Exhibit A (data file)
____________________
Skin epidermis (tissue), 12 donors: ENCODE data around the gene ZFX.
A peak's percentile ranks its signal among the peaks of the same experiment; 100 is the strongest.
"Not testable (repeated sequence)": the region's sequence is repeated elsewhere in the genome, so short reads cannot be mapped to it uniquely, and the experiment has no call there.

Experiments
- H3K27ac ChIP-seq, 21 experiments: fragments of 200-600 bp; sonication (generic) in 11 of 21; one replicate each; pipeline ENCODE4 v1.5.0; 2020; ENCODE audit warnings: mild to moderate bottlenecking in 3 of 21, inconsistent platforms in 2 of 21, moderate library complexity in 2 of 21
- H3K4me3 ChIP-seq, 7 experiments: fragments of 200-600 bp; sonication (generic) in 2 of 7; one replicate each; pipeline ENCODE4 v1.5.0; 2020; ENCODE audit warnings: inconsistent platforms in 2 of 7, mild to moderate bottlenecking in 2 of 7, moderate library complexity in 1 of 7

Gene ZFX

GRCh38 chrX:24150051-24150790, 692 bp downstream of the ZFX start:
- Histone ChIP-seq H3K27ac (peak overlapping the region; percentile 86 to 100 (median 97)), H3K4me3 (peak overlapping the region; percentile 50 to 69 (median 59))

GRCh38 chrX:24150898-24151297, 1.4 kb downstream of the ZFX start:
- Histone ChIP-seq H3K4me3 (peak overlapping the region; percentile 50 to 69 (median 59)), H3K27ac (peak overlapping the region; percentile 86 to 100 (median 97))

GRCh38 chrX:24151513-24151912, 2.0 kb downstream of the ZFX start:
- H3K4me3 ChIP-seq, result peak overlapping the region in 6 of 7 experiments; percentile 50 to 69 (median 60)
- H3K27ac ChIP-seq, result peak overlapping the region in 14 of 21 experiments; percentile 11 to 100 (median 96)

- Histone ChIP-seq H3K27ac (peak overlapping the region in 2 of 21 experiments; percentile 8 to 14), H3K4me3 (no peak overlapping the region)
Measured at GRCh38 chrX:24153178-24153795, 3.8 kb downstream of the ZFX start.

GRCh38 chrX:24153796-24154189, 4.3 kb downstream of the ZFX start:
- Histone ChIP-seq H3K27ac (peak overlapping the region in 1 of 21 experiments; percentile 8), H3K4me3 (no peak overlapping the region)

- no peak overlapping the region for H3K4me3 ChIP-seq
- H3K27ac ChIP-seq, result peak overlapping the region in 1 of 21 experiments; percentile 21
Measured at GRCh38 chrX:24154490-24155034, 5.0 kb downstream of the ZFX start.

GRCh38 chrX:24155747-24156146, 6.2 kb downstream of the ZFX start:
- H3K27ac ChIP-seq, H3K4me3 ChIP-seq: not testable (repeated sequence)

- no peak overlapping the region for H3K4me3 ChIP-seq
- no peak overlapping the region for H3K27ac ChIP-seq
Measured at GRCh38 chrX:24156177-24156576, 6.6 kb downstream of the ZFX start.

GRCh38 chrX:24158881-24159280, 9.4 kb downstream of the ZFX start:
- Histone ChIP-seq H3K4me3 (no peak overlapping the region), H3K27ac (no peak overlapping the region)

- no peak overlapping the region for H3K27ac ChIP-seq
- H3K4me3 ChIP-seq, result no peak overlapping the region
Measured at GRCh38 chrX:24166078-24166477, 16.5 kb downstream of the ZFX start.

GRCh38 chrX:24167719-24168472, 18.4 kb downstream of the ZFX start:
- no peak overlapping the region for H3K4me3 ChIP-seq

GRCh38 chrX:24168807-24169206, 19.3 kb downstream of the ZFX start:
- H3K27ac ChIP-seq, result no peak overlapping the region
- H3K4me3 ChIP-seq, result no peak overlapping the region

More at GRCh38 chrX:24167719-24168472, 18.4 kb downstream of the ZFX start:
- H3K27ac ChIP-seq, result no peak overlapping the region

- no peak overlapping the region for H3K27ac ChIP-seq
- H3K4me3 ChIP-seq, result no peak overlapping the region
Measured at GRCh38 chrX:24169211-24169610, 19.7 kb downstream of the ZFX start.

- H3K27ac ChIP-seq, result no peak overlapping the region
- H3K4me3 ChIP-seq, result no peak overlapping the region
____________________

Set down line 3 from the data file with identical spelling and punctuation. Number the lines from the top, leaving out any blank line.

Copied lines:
"Not testable (repeated sequence)": the region's sequence is repeated elsewhere in the genome, so short reads cannot be mapped to it uniquely, and the experiment has no call there.